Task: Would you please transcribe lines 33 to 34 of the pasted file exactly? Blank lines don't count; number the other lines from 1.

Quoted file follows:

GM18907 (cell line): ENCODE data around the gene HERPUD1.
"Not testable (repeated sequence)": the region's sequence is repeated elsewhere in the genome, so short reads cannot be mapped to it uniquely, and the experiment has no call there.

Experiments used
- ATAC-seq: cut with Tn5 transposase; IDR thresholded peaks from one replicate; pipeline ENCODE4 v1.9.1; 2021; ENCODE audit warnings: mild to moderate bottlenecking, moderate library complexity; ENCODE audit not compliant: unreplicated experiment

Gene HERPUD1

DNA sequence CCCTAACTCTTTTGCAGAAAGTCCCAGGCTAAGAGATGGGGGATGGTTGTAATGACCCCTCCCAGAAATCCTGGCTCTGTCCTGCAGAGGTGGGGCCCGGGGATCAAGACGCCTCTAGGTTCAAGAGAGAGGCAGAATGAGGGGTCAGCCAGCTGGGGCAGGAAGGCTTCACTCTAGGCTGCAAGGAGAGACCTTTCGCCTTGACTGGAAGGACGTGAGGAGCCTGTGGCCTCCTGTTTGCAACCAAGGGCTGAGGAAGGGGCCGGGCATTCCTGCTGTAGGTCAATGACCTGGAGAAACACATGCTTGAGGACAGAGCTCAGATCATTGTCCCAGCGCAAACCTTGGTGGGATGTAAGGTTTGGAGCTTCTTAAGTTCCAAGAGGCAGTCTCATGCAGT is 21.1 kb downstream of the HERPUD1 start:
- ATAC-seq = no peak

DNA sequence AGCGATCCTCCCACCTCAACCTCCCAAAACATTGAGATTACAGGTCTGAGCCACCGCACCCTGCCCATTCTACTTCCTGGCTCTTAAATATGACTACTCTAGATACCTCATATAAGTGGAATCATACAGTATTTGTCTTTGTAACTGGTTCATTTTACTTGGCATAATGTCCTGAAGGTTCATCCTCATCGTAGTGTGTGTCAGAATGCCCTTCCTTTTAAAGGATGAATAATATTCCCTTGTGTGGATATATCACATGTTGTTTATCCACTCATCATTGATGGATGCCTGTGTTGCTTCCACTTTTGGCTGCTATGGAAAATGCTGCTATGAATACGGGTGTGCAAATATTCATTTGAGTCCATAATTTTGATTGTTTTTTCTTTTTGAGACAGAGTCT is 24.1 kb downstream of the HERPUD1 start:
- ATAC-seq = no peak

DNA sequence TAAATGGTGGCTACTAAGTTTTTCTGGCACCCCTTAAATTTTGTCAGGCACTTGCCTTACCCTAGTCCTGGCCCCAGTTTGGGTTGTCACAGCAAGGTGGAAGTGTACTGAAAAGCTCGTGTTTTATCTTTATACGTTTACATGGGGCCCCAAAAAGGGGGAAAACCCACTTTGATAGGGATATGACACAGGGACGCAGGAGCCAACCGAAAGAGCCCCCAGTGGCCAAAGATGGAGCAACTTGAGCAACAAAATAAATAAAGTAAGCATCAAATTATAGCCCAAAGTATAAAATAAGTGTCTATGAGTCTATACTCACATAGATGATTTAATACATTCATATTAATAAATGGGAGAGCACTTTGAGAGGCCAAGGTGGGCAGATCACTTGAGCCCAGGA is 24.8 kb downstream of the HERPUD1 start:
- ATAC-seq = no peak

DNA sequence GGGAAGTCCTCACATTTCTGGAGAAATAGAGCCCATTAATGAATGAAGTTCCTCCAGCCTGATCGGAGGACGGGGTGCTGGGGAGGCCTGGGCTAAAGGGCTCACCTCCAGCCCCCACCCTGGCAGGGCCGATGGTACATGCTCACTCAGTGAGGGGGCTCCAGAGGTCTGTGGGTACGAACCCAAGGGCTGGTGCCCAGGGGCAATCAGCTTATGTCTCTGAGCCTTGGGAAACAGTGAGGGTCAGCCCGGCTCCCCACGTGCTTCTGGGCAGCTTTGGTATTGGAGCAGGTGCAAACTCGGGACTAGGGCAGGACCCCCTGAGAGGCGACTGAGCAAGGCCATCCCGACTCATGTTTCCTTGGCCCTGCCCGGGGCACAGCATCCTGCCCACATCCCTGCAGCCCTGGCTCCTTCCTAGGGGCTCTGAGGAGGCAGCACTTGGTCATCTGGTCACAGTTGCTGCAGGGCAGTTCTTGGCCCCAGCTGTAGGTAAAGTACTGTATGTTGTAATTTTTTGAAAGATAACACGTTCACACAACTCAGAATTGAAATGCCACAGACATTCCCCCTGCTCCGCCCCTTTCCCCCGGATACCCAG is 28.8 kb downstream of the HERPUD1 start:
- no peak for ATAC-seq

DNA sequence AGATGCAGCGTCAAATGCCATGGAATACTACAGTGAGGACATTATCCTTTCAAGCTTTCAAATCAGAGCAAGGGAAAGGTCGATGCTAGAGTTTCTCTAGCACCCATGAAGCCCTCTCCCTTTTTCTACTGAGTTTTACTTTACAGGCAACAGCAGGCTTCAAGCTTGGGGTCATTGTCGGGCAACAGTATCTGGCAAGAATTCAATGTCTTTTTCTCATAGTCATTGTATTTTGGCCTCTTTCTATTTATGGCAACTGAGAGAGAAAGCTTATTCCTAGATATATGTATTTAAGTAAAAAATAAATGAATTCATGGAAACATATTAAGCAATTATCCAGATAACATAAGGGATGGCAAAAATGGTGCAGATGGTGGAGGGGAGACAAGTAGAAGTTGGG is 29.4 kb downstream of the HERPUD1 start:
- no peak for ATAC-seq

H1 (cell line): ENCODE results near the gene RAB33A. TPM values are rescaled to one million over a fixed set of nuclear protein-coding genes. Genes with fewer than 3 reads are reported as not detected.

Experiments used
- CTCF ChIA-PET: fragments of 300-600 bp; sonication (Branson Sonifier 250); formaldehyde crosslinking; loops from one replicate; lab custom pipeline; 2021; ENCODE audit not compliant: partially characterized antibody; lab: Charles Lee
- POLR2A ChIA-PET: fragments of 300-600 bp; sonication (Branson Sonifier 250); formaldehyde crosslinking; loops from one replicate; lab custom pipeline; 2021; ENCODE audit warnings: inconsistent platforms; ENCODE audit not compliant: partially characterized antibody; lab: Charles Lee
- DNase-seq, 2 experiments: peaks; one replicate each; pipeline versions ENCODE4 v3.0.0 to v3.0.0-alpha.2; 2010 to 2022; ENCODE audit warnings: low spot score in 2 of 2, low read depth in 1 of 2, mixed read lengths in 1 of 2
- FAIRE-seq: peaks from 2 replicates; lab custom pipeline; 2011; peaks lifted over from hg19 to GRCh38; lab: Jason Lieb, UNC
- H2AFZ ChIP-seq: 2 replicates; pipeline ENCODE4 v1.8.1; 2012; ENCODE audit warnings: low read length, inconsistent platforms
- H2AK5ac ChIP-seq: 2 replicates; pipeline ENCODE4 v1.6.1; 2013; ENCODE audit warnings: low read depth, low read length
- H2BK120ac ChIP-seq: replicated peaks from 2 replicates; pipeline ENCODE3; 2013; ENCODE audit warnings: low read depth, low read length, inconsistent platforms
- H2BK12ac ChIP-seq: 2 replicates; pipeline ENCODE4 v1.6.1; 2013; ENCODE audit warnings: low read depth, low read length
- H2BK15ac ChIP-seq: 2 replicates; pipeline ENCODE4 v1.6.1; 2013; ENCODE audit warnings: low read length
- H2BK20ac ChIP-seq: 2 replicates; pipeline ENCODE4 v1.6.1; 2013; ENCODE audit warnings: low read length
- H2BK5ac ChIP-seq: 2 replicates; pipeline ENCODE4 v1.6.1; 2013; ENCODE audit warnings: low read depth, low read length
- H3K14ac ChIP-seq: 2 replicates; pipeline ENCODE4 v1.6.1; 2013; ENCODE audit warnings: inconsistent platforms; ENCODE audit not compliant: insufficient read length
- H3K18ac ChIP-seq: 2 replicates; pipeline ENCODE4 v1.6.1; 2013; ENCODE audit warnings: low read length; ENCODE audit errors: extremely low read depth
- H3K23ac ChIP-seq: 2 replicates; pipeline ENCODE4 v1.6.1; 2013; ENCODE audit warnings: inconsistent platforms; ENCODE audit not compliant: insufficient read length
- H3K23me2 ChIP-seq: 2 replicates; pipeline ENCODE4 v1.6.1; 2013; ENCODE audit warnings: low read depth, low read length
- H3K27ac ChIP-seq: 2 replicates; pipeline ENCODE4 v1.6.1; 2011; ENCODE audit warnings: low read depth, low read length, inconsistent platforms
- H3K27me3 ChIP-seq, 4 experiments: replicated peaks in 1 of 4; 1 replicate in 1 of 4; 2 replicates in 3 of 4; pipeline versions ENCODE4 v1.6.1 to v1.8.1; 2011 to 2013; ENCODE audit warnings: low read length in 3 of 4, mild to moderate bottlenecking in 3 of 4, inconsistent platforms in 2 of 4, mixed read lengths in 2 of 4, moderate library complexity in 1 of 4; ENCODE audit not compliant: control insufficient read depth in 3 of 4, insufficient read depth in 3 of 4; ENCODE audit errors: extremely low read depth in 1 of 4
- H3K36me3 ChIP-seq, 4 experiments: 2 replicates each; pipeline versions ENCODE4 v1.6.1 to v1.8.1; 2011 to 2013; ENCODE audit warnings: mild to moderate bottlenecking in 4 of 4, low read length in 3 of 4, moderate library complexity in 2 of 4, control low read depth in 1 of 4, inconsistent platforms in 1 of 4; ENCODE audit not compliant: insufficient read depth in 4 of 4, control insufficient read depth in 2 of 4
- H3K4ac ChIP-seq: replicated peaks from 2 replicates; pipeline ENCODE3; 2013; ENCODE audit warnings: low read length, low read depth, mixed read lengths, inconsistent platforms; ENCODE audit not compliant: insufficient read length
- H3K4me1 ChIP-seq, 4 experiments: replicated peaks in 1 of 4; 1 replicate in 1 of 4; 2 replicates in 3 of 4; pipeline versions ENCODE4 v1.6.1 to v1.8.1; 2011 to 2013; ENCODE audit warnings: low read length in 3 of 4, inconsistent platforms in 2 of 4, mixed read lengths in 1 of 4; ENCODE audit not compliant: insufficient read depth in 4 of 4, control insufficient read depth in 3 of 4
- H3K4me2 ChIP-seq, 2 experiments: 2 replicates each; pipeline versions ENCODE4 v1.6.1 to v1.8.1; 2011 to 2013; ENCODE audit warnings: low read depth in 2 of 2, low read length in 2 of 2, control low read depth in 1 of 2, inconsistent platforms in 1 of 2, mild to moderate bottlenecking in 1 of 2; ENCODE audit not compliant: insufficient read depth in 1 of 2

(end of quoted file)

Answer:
- H3K27ac ChIP-seq: 2 replicates; pipeline ENCODE4 v1.6.1; 2011; ENCODE audit warnings: low read depth, low read length, inconsistent platforms
- H3K27me3 ChIP-seq, 4 experiments: replicated peaks in 1 of 4; 1 replicate in 1 of 4; 2 replicates in 3 of 4; pipeline versions ENCODE4 v1.6.1 to v1.8.1; 2011 to 2013; ENCODE audit warnings: low read length in 3 of 4, mild to moderate bottlenecking in 3 of 4, inconsistent platforms in 2 of 4, mixed read lengths in 2 of 4, moderate library complexity in 1 of 4; ENCODE audit not compliant: control insufficient read depth in 3 of 4, insufficient read depth in 3 of 4; ENCODE audit errors: extremely low read depth in 1 of 4